I think this has to be the future beyond setting up a SGD, CGD, etc for every system.  The individual databases are useful for a large enough community where there are curators (and funding), but we will have to move to a more modular system in the future (aspects of which are in GMOD) that can have both an individual focus on a specific species/clade and a more comprehensive view of the that is comparable across the kingdom.  There are 100+ fungal genomes, but the community size for some of them are in the dozens of labs or less. How can they take advantage of the new resources without an existing infrastructure of curators?  Their systems serve an important need in a research aim, but how can discoveries there make its way back into the datastream of othe systems?

I see it as there are several ways one would interact with a system that provided single-genome tools as well as a framework for comparative information.  At a gene level, one might be looking for all information about a specific gene, based on sequence similarity searches, or starting with a cloned gene in one species. Something akin to Phylofacts or precomputed Orthogroups for defining a Gene but with more linking information about function by linking in information from all sources.  So a comparative resource, but also tapping into curated andliterature mined data.

At a genome level, one might want to do whole genome comparisons of gene content from evolutionarily defined families genes (gene family size change) or at a functional level.  To start out with, each gene/protein would already need a systematic functional mapping.  This could be as simple as running InterProScan on every protein, expanded to find Orthogroups (or OrthoMCL orthologs) and transfer function from model systems, and finally even more advanced, do further classified better with tools like SIFTER.

Interlinked with these orthologous and paralogous gene sets would be anchors for analyses of chromosomal synteny and even comparative assembly including tools like Mercator.  Certainly things like all of this exist but making it more pluggable for different sets of species would be an important additional component.

At a utility level, the gene annotation and functional mapping of all this information should be possible. I would imagine a researcher could upload the sequence assembly they received from the core facility and the system can generate multiple gene predictions, annotate the genes, and link these genes within the known orthogroups of the system (preserving their privacy for these genes if desired).  Presumably this sort of thing would be easier as a standalone in-house for the researcher, but web services could also be the place for this.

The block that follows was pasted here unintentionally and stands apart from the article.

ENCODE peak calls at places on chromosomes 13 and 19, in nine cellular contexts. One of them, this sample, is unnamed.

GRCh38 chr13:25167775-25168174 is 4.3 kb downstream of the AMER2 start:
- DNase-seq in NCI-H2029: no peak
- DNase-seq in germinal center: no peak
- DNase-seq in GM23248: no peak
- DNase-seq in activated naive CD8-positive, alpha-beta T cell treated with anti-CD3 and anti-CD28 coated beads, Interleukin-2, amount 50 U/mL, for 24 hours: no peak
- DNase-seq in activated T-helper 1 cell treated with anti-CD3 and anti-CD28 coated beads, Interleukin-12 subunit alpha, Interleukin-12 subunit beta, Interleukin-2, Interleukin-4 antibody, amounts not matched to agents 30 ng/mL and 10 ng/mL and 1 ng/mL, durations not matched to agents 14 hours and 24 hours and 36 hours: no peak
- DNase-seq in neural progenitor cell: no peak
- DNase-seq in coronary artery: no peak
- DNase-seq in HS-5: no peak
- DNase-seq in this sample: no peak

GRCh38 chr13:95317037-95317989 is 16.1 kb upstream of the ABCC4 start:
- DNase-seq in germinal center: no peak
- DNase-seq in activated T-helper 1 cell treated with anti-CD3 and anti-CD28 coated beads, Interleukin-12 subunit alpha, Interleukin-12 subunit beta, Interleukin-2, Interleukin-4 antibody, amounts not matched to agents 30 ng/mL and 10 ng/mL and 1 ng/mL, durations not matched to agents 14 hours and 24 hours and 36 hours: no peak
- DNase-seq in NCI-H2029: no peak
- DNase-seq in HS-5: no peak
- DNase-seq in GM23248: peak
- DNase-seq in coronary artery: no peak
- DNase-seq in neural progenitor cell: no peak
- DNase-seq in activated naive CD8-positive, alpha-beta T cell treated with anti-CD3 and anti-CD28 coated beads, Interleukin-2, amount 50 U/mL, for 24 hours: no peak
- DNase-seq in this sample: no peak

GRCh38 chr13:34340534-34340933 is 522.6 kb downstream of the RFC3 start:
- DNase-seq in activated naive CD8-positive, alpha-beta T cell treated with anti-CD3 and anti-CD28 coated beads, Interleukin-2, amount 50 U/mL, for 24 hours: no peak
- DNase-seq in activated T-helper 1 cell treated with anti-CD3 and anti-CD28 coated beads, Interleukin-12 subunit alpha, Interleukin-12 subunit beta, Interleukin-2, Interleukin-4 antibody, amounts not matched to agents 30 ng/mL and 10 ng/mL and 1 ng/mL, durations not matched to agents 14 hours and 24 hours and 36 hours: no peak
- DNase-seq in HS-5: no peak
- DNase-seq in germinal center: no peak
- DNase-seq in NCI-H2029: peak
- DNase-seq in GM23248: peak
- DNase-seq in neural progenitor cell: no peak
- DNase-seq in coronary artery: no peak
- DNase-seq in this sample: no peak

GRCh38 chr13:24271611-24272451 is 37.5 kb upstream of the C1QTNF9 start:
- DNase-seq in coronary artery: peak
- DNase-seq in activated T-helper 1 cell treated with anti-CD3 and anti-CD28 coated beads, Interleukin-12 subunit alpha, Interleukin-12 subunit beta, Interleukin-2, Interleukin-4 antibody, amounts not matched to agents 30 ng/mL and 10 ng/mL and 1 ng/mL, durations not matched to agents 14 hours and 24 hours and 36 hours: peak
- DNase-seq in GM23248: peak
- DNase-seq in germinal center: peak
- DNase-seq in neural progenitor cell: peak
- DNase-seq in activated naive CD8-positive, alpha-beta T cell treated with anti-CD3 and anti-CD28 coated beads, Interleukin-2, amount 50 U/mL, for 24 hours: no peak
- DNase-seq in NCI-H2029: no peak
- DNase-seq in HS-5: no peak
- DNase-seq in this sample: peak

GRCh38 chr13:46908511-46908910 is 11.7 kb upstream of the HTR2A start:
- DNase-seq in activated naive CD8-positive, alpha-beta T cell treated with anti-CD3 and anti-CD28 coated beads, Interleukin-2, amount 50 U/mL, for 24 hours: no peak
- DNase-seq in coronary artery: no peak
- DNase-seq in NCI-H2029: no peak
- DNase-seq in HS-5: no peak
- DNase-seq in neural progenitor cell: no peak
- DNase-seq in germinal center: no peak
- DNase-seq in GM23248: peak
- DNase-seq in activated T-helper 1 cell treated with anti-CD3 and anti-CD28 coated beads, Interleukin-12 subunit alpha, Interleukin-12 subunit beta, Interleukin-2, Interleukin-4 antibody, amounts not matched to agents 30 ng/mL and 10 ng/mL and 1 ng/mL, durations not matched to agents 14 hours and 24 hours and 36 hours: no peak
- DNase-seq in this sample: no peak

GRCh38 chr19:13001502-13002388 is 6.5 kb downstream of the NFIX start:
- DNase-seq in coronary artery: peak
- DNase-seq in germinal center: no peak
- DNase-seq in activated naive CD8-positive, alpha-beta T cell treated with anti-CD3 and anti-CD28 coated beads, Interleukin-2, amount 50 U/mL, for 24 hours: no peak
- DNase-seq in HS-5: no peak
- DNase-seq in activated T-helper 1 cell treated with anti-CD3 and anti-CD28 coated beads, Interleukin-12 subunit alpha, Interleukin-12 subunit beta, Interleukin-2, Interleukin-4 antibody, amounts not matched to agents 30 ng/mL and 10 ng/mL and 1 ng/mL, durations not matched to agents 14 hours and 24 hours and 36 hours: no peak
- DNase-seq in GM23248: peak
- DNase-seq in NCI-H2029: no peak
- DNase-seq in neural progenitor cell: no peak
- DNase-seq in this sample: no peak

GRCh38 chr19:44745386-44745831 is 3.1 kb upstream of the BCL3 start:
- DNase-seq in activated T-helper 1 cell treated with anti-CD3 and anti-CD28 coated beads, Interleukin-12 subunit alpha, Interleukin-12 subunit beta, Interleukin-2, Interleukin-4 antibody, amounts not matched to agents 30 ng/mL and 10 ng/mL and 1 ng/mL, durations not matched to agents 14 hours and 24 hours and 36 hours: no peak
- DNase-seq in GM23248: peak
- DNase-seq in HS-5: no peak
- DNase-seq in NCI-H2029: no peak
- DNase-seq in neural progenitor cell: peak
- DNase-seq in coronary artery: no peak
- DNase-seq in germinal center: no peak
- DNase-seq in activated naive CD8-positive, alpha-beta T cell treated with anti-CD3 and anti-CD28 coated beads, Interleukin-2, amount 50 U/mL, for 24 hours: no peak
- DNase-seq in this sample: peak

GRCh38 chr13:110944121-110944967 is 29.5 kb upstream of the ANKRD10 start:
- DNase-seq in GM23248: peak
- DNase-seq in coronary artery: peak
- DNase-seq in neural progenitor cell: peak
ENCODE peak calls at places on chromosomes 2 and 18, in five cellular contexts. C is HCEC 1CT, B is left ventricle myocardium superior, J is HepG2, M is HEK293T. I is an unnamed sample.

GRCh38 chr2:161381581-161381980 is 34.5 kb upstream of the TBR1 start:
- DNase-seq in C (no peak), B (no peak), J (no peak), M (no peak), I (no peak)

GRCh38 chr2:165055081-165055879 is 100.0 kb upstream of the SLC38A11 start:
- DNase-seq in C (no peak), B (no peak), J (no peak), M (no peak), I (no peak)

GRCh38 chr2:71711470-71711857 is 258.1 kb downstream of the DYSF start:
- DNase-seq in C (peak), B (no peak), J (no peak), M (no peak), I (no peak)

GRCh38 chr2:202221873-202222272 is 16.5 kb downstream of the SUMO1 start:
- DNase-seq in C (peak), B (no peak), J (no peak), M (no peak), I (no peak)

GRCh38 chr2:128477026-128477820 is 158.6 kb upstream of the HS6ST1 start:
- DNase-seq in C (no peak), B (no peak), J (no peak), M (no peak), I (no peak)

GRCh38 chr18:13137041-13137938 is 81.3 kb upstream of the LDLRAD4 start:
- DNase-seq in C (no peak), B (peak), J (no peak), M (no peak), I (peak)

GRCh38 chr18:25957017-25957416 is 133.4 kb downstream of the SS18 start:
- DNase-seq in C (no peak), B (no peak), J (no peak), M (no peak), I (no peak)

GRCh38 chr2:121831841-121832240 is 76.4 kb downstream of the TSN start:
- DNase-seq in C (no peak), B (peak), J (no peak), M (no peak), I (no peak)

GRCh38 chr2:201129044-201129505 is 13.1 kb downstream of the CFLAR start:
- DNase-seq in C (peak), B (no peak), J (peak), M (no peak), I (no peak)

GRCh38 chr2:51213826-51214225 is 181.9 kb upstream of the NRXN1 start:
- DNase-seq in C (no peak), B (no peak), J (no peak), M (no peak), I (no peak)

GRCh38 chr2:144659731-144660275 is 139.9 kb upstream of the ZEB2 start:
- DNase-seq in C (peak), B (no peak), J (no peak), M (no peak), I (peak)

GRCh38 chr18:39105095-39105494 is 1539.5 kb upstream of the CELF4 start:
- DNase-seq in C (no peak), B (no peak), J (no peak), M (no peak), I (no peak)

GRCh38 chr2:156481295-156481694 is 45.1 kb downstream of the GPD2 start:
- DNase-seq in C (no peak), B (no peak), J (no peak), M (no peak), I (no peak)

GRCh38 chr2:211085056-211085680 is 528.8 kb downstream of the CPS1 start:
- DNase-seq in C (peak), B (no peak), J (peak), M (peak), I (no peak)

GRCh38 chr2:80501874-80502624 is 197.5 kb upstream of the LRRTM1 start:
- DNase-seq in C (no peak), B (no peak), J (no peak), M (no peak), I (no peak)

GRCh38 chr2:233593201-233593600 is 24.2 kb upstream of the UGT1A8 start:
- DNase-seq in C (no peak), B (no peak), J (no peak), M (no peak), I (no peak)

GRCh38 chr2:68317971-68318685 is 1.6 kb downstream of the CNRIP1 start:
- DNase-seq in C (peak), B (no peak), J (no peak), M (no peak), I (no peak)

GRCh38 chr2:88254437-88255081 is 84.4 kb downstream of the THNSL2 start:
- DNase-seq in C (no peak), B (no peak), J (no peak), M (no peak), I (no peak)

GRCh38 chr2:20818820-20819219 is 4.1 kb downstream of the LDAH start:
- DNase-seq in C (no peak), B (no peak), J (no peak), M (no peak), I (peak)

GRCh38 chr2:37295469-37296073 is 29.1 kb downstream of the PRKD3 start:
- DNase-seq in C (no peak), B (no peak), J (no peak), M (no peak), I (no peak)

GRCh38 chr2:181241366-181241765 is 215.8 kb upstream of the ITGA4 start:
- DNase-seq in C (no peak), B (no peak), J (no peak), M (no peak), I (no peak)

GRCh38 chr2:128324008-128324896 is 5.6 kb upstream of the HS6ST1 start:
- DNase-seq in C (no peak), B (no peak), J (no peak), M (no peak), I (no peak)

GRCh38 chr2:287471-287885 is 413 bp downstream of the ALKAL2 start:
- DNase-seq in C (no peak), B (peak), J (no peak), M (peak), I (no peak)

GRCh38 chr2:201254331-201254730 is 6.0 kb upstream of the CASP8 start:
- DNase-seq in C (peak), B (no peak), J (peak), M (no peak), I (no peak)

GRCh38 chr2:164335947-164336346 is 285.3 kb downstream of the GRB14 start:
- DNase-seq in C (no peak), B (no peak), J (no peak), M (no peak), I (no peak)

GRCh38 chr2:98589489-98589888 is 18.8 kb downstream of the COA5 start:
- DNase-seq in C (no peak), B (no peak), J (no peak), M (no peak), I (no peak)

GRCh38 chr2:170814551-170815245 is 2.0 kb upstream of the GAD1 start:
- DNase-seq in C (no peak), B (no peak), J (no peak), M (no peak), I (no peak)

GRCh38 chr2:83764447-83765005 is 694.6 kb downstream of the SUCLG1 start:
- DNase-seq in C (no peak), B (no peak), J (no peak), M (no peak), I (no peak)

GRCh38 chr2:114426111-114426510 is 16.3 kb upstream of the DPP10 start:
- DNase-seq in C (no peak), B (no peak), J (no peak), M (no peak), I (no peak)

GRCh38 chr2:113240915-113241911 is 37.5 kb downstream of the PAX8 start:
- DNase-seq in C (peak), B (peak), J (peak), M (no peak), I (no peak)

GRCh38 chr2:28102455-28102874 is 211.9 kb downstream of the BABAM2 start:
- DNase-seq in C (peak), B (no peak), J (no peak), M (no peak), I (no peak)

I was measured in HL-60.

For fungal-sized genomes this amount of data is not too extereme.  Things like Genome Browser, BLAST, etc should all be rolled out of the box based on the basic builds.

On the DIY and community annotation front, there would also need to be a layer of community derived annotation that could be layered on all these systems.  I would imagine this both to be for gene structure annotation (genome annotation) and functional annotation (protein X does Y based on experiment Z, here is the journal reference).  I think aspects of this would be visible, auditable (tracked), but maybe not blessed as official until a curator could oversee these inputs. In my mind, whether or not this is in a Wiki per se or just new system that allows community input is less important to me than having it be a) structured (not a bunch of free text) b) tracked and versionable c) easy for researchers to input so that the knowledge is captured, even if it has to be reorganized later on.

Seems like a lot of work to be done, but really many of these things already exist through what  the GMOD project has built.  Many loose ends and software that doesn’t fully meet up to these needs, but I think the important concept is these are all general solutions that will be of benefit to most communities, not just the fungal ones.  One lingering question I always have when approaching genomic datas

that will be dynamic, what if any of this makes its way into GenBank?  How is this sort of thing banked so that it can be captured, and does the improved functional or gene structure annotation ever make its way into the repository databases to correct and improve what has already been submitted there?

Cochliobolus genome released